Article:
$815M in Sandy aid slated for LI infrastructure improvements
Related mediaSummer after Sandy Surviving Sandy Aerial views of Sandy damage Editorial cartoonists on superstorm Sandy LI's Sandy deaths: A look at the victims Sandy's impact on Long Island
New York State committed $815 million Thursday to provide new equipment to prevent power outages, including "micro grids," and to harden bridges and sewage treatment plants on Long Island.
The appropriation of federal Sandy recovery aid is the first in an expected series of infrastructure improvements to be announced, with more likely in the coming days.
Gov. Andrew M. Cuomo announced Long Island projects that would get money, during a conference call with Nassau County Executive Edward Mangano and Suffolk County Executive Steve Bellone.
PHOTOS: LI damage | Then and now | Aerial views
VIDEOS: Recovery still in progress | Desperate for buyout
DATA: Federal aid to victims | Storm damage | Infrastructure proposals | LI storm damage | How LI reps voted on Sandy funding
MORE: Year after Sandy interactive | Complete coverage
The $815 million will come from a variety of federal sources -- including the Federal Emergency Management Agency's hazard mitigation grant program and the U.S. Department of Housing and Urban Development's community development block grants.
A formal announcement is expected next week for a second wave of the HUD funding, $2.097 billion, from which the state will draw for infrastructure projects, some of which have yet to be announced, officials said earlier in the week.
With the anniversary of Sandy approaching next week, on Oct. 29, Cuomo said the government response to the superstorm's devastation on Long Island is shifting from crisis response and a focus on homeowners who need assistance, to mitigation efforts before the next storm.
"Now we're getting to the infrastructure improvement phase," Cuomo said Thursday. "One of the points of the program is to make things better than they were."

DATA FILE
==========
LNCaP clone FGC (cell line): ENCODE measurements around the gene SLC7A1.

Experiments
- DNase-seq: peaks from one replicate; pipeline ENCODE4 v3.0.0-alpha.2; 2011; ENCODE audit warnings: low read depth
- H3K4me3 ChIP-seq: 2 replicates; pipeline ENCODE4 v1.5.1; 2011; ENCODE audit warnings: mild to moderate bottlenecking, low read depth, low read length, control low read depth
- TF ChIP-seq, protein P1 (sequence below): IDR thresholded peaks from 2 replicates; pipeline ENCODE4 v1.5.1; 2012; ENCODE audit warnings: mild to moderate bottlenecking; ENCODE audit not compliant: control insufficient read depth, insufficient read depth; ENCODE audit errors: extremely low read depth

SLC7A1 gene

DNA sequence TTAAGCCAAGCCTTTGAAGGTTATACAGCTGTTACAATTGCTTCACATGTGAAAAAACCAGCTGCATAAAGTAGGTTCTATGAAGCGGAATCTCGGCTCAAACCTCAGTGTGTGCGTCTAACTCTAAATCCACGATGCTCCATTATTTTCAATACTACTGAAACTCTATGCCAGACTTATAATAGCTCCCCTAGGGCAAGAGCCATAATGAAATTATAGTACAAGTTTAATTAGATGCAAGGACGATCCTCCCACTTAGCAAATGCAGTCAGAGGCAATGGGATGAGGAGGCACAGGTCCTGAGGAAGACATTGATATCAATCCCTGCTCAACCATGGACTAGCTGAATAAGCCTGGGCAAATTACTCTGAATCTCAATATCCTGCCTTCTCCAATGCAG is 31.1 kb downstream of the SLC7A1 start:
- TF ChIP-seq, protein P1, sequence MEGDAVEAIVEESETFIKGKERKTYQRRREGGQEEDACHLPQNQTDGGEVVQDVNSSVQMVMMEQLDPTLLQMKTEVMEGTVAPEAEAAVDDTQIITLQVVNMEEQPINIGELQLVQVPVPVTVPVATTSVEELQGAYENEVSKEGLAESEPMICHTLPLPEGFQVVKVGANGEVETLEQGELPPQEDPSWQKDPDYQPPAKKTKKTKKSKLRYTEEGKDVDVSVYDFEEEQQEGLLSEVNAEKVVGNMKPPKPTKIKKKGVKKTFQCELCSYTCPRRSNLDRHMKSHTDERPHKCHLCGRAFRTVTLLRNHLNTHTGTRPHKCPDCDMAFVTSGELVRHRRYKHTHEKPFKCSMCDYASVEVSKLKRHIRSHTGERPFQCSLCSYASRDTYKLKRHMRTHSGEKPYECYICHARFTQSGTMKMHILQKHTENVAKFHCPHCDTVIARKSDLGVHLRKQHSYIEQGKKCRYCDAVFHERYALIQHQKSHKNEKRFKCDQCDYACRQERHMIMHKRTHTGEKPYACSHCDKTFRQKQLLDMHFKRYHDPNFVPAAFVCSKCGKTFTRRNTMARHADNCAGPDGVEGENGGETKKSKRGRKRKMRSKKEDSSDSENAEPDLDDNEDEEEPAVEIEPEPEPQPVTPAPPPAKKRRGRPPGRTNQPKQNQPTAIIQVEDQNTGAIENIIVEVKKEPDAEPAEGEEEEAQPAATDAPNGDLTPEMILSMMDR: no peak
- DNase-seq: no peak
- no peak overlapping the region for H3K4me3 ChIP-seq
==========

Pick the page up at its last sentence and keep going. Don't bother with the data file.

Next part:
Sen. Charles Schumer (D-N.Y.) said that dispersal of disaster relief funding shows the federal government is "doing what it's supposed to do" after Sandy.
"This aid is critical, and there will be more on the way," Schumer said.
When Sandy came ashore, a larger than 9-foot wave washed over the Bay Park Sewage Treatment Plant in East Rockaway, flooding the area, knocking out power and damaging equipment. With no way to process the sewage, it backed up into pipes, which ruptured in Baldwin and East Rockaway, sending untreated sewage into streets and homes.
Nassau County Department of Public Works spokesman Mike Martino said a bid award for the electrical upgrade for the Bay Park sewage treatment plant would likely come before the end of the year, and other upgrades, including odor control, were underway.
Suffolk's sewer treatment facility also will be getting funds to make it more resilient.
LIPA spokeswoman Elizabeth Flagler said the $50 million committed Thursday will be used by LIPA to pay down what ratepayers would have had to fund for a new computer system, managing outages throughout the system. LIPA trustees earlier this month, at the request of PSEG, the company that will take over management of Long Island's power grid in January, approved spending $30 million to pay for the system, which will be implemented over the next eight months.
Another $20 million will go to a trial program in which one community each in Nassau and Suffolk can create a "micro grid" that would store power from the wider electric grid.
Mangano thanked the governor for cooperating with local officials on the response to Sandy and identified the Bay Park improvements as his No. 1 priority.
"Today we move forward to build a stronger wastewater treatment plant," Mangano said. "It's a wonderful opportunity to clean up our environment."
Bellone also thanked Cuomo for addressing Suffolk's post-Sandy needs: "A year after the storm we have made significant progress," Bellone said. "We are not going to just rebuild, we're going to rebuild stronger and better."
With Emily Dooley
and Mark Harrington